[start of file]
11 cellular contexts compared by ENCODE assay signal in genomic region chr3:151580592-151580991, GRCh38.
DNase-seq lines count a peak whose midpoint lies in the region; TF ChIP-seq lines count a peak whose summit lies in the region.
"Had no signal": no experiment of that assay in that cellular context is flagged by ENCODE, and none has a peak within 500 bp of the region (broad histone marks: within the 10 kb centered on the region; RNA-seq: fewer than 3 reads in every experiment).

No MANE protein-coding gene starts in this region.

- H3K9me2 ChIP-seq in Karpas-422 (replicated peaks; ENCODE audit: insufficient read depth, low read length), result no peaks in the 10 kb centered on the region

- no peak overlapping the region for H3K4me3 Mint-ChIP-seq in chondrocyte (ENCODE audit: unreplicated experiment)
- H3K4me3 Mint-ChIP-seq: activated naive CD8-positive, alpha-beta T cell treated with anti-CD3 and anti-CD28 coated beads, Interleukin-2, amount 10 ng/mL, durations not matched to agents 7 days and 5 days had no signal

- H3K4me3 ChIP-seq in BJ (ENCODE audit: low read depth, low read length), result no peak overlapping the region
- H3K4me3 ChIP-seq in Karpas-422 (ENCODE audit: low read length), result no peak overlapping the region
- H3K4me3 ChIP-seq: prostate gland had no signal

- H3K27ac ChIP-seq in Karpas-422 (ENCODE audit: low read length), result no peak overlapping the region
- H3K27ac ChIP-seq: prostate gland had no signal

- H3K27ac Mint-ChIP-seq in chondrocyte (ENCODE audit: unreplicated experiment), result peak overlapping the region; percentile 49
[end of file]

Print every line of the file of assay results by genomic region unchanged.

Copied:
11 cellular contexts compared by ENCODE assay signal in genomic region chr3:151580592-151580991, GRCh38.
DNase-seq lines count a peak whose midpoint lies in the region; TF ChIP-seq lines count a peak whose summit lies in the region.
"Had no signal": no experiment of that assay in that cellular context is flagged by ENCODE, and none has a peak within 500 bp of the region (broad histone marks: within the 10 kb centered on the region; RNA-seq: fewer than 3 reads in every experiment).

No MANE protein-coding gene starts in this region.

- H3K9me2 ChIP-seq in Karpas-422 (replicated peaks; ENCODE audit: insufficient read depth, low read length), result no peaks in the 10 kb centered on the region

- no peak overlapping the region for H3K4me3 Mint-ChIP-seq in chondrocyte (ENCODE audit: unreplicated experiment)
- H3K4me3 Mint-ChIP-seq: activated naive CD8-positive, alpha-beta T cell treated with anti-CD3 and anti-CD28 coated beads, Interleukin-2, amount 10 ng/mL, durations not matched to agents 7 days and 5 days had no signal

- H3K4me3 ChIP-seq in BJ (ENCODE audit: low read depth, low read length), result no peak overlapping the region
- H3K4me3 ChIP-seq in Karpas-422 (ENCODE audit: low read length), result no peak overlapping the region
- H3K4me3 ChIP-seq: prostate gland had no signal

- H3K27ac ChIP-seq in Karpas-422 (ENCODE audit: low read length), result no peak overlapping the region
- H3K27ac ChIP-seq: prostate gland had no signal

- H3K27ac Mint-ChIP-seq in chondrocyte (ENCODE audit: unreplicated experiment), result peak overlapping the region; percentile 49